- Following nationwide prayers being held for the dead, firefighters were able to make through the wildfires in Algeria.
- Civilian volunteers and army engineers are among those who assisted fire crews in battling these devastating wildfires.
- Officials say at least 71 fatalities have been confirmed since monday, adn the source of the fires is still described as of "criminal origin".
Firefighters finally made headway Friday against wildfires that have raged across northern Algeria for days but, as nationwide prayers were held for the dead, anger grew that the country was so ill-prepared.
Fire crews backed by army engineers and civilian volunteers were still battling some 35 wildfires across around a dozen northern provinces, but the deadly blazes in the worst-hit province of Tizi Ouzou were largely extinguished, the emergency services said.
At least 71 people have died since Monday, according to the latest official toll. Authorities have said many of the fires were of "criminal origin".
Firefighters continued to battle blazes in Bejaia and Boumerdes, the other two provinces of the mainly Berber Kabylie region that extends along the Mediterranean coast east of the capital Algiers.
In Tizi Ouzou province, where entire villages have been destroyed - the terraced orchards that used to be their livelihoods reduced to charred timber and ash - there was incredulity that a seasonal phenomenon had become such a deadly disaster.
"In Larbaa Nath Irathen, the epicentre of the fires in Kabylie, the experts have only managed to identify 19 of the 25 charred bodies they recovered," the vice president of the Algerian League for the Defence of Human Rights, Said Salhi, told AFP.
"Families are left still searching for their loved ones - that just piles pain on pain."
Larbaa Nath Irathen serves as the market centre for some two dozen villages deep in the Kabylie mountains that were renowned for their scenery. All have been destroyed or blighted by the fires.
"It's horrific - there's no other word for it," a villager in his 60s, who gave his name only as Djamel, told AFP by telephone.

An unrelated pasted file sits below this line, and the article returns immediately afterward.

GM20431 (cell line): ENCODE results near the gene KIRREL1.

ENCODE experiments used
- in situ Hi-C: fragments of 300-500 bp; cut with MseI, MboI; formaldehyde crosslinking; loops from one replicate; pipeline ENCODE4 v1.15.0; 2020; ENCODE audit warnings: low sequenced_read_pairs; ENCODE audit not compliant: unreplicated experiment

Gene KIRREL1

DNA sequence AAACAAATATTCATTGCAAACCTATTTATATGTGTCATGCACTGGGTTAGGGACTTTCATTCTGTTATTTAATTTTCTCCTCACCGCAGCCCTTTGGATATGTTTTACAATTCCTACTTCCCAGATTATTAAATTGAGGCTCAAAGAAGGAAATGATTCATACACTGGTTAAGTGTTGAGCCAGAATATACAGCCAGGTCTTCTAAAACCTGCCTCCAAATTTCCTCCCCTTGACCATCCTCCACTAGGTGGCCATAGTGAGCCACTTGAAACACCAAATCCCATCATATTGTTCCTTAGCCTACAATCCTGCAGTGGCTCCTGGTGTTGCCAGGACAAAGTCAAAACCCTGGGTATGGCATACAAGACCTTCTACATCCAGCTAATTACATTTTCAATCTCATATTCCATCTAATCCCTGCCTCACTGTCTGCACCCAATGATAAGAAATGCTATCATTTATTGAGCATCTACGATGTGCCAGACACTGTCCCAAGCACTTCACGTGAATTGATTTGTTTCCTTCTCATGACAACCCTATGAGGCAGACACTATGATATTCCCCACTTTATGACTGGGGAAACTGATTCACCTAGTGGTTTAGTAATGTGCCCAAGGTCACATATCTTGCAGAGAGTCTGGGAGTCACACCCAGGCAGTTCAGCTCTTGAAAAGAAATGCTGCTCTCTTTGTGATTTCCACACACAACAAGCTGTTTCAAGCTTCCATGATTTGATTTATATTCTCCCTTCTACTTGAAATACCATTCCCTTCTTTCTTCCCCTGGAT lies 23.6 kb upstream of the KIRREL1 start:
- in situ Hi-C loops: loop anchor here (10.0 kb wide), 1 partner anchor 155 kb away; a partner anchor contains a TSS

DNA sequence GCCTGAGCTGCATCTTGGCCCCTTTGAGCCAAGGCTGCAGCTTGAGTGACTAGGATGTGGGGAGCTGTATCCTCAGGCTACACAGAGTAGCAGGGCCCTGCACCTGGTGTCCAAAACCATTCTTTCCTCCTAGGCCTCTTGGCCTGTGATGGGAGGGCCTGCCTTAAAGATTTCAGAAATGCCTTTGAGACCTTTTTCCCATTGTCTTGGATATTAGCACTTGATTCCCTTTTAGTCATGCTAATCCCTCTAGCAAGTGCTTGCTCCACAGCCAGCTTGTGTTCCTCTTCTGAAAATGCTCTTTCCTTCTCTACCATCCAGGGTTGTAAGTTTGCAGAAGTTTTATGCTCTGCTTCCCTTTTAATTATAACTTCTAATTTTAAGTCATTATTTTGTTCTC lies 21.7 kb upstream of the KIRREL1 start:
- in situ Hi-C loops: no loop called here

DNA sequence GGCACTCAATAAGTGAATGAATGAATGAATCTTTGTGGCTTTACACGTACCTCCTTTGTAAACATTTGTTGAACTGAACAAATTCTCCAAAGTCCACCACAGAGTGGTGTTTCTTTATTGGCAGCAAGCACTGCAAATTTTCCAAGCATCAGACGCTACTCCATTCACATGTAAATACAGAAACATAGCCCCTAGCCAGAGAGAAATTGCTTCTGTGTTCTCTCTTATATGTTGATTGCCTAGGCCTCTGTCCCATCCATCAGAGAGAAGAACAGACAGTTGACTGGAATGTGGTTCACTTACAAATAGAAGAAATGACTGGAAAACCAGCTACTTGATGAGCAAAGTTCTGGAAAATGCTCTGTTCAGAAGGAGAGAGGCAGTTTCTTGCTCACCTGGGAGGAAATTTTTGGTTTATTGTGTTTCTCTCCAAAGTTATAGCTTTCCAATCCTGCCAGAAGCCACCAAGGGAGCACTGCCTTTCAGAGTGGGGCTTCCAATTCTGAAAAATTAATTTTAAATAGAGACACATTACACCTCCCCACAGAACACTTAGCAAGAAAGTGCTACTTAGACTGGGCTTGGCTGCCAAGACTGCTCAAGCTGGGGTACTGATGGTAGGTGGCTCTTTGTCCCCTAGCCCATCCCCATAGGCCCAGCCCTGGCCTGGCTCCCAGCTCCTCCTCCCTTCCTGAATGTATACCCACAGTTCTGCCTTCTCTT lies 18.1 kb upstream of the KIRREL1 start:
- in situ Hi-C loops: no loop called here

"The first rule of government is be prepared. Except here, where every time we do nothing until after the catastrophe, when the damage has already been done."
Another villager, Mohand, had driven to Algiers to find shelter for his family before heading back to help.
Many rural districts of Tizi Ouzou have been left without power, gas or telephone lines.
A family of five was killed when a petrol station in the village of Ain el-Hammam blew up, prompting other stations across the region to switch off their pumps and leaving motorists struggling to find fuel.
'No firebreaks, no hydrants'
Seasonal wildfires are nothing new in Algeria. But this time high winds fuelled the rapid spread of flames in tinder-dry conditions created by a heatwave across North Africa and the wider Mediterranean.
Meteorologists expect the regional heatwave to continue until the end of the week, after temperatures in Algeria reached 50 degrees Celsius.
The death toll from this year's fires in Algeria - far higher than all other Mediterranean countries combined - has sparked growing criticism of successive governments' failure to invest in fire prevention and control.
Bab Ezzouar University research director Abdelkrim Chelghoum said the country had failed to learn from a series of deadly disasters that hit the country in the early 2000s.
A law detailing measures that needed to be put in place was adopted in December 2004 but its provisions were never implemented, he said.
"The emergency services are struggling on the ground because there are no forestry roads, no firebreaks, no hydrants," Chelghoum said.
"Thanks to oil and gas, Algeria enjoyed dollar windfalls for years. Unfortunately the officials... did nothing."
"If there had been the political will, we could have been better prepared."
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